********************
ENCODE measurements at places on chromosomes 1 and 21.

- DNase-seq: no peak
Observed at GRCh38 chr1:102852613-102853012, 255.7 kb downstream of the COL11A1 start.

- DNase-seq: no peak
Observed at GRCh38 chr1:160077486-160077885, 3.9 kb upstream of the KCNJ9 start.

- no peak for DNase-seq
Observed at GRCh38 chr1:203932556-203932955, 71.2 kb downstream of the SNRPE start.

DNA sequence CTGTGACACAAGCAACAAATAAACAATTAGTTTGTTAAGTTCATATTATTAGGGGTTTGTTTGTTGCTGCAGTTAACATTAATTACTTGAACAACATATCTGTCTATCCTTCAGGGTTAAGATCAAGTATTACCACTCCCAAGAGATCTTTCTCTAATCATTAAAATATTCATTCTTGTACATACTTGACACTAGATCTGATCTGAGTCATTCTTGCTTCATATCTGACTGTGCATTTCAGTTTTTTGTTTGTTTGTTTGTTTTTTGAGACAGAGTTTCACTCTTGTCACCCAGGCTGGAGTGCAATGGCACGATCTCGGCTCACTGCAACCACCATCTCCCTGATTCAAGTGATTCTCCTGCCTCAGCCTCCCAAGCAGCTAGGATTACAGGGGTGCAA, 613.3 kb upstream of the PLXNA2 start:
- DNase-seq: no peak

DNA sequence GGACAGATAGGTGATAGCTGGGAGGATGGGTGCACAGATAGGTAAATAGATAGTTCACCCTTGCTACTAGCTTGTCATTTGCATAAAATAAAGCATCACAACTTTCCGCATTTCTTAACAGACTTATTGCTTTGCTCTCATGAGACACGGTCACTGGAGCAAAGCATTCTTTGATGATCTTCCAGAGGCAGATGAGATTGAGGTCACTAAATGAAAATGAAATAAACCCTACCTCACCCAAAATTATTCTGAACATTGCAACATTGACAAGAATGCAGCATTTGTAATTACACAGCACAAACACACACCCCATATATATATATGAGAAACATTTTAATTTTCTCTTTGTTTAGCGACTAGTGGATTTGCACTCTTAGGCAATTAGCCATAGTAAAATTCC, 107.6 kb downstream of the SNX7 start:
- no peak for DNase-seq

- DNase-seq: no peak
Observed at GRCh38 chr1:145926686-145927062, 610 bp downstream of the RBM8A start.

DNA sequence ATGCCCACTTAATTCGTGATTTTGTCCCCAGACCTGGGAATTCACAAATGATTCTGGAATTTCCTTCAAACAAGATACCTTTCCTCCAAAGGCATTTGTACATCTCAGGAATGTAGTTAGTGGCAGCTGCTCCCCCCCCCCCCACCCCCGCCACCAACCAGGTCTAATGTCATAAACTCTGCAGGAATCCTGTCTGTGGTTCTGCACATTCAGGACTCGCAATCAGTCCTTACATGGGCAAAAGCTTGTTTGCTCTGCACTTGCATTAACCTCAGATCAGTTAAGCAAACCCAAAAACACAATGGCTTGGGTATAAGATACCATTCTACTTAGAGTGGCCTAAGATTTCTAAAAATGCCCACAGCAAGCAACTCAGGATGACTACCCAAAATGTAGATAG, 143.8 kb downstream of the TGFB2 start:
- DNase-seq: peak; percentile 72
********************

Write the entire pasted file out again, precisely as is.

ENCODE measurements at places on chromosomes 1 and 21.

- DNase-seq: no peak
Observed at GRCh38 chr1:102852613-102853012, 255.7 kb downstream of the COL11A1 start.

- DNase-seq: no peak
Observed at GRCh38 chr1:160077486-160077885, 3.9 kb upstream of the KCNJ9 start.

- no peak for DNase-seq
Observed at GRCh38 chr1:203932556-203932955, 71.2 kb downstream of the SNRPE start.

DNA sequence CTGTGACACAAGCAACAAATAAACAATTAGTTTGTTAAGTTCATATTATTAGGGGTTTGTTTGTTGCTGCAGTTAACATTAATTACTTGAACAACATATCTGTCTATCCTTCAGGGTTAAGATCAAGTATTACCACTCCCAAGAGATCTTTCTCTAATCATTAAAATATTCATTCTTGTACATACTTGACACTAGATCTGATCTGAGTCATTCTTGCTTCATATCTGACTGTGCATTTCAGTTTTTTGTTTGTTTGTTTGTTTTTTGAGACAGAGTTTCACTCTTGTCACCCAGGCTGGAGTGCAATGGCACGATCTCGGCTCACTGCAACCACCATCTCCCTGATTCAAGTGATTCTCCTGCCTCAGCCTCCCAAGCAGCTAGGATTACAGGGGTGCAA, 613.3 kb upstream of the PLXNA2 start:
- DNase-seq: no peak

DNA sequence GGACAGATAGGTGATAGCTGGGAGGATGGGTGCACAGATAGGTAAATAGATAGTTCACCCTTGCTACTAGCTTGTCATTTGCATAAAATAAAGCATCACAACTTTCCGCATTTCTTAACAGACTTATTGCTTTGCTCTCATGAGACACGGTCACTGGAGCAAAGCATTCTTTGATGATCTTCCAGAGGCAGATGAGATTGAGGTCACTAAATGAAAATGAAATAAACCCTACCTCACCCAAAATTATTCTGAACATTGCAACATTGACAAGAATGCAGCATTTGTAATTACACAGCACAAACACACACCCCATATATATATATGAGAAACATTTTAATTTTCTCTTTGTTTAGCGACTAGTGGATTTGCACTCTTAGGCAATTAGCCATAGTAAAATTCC, 107.6 kb downstream of the SNX7 start:
- no peak for DNase-seq

- DNase-seq: no peak
Observed at GRCh38 chr1:145926686-145927062, 610 bp downstream of the RBM8A start.

DNA sequence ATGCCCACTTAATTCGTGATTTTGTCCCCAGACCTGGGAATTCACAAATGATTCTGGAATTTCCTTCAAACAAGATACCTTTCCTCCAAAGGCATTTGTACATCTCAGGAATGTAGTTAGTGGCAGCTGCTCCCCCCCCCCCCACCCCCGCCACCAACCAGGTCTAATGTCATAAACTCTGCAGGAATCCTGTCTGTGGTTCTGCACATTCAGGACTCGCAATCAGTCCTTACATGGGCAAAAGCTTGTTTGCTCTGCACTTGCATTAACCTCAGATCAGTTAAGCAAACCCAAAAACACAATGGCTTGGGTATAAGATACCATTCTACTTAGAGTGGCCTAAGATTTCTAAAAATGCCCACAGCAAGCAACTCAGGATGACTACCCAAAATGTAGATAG, 143.8 kb downstream of the TGFB2 start:
- DNase-seq: peak; percentile 72